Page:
But while the master plan makes it clear that Philadelphia has gotten better at urbanism, it's not clear yet whether architecture will enjoy the same leap. The kickoff building, a 14-story tower designed by ZGF Architects and called 3675 Market, is a blocky glass box, saved from pure banality only by a pop-out bay that grabs the facade like a clamp. It goes into construction this spring with the Cambridge Innovation Center as the lead tenant. Meanwhile, the Science Center's effort to improve the landscaping of the 37th Street pedestrian passage, which connects to uCitySquare, is little more than brick pavers and scattered chairs.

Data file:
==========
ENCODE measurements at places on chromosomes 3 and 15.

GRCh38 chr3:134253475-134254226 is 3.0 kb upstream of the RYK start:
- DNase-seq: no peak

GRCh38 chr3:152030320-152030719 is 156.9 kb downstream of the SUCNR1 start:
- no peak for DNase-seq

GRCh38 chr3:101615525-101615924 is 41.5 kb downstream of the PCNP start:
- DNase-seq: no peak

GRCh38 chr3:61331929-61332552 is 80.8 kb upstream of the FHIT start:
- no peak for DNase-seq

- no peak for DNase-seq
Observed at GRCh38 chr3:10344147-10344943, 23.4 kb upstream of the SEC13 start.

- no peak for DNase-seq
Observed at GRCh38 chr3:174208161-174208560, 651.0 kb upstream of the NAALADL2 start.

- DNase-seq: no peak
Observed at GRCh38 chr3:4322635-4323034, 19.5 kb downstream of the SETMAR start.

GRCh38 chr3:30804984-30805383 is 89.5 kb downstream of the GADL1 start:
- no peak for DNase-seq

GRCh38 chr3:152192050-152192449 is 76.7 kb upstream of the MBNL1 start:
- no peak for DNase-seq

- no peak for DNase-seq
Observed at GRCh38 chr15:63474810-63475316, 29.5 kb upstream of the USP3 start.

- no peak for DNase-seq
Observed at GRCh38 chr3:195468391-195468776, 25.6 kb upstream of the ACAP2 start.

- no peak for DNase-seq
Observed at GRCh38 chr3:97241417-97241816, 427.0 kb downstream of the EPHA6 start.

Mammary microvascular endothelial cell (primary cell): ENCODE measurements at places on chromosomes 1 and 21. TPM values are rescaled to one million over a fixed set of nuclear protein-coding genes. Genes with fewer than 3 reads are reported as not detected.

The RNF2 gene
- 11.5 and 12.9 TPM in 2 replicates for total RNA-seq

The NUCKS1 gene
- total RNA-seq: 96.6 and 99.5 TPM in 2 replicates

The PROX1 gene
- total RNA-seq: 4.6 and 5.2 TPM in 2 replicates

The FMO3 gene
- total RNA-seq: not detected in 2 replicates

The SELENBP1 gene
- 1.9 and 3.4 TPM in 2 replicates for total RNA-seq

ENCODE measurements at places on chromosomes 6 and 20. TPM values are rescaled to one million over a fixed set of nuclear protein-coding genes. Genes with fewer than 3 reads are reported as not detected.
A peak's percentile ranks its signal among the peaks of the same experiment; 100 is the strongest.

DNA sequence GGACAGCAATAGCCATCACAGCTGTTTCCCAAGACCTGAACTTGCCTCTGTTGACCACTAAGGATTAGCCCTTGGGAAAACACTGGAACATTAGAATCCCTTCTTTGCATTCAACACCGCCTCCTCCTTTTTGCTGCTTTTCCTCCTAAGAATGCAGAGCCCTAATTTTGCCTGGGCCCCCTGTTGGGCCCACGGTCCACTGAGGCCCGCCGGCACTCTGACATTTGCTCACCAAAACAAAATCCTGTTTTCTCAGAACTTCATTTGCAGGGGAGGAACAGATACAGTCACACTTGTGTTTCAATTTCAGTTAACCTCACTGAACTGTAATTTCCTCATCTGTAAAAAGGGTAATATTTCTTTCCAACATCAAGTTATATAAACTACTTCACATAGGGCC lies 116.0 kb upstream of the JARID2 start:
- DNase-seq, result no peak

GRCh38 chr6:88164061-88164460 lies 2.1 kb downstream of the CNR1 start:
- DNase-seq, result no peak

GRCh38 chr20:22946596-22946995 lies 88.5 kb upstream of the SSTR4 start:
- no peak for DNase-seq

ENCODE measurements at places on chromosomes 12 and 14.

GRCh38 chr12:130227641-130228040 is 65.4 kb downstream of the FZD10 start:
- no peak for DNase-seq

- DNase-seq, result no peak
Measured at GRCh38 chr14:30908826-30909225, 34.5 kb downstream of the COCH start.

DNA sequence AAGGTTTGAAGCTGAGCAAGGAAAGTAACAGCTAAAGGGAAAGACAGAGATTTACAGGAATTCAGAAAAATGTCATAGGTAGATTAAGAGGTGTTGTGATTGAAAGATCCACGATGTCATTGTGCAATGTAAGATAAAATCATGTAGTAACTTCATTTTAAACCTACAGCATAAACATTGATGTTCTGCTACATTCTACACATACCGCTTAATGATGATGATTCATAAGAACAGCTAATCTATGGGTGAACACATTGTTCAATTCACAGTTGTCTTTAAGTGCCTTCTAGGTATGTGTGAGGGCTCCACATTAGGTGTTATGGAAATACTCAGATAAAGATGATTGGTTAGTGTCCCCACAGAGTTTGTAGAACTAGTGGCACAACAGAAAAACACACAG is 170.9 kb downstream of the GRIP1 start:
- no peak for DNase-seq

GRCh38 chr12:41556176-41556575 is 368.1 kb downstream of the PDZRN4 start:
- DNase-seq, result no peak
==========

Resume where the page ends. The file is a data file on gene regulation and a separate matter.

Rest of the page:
Perhaps the design quality will pick up as the developers get going. A second office tower by ZGF, at 37th and Warren, shows more ambition, with its sexy angles and solar-panel-embedded facade. There's also talk of tucking some apartments into the office towers at the center of the site, to keep the area active 24/7.

What a shame the city allowed the high school's sale without making affordable units part of the deal, especially as the Science Center is now lobbying the state to make the site eligible for Keystone Opportunity Zone tax breaks. So much public money has been poured into these 14 acres - for building the high school, for eminent domain payments to homeowners. Let's hope this time Philadelphia gets it right.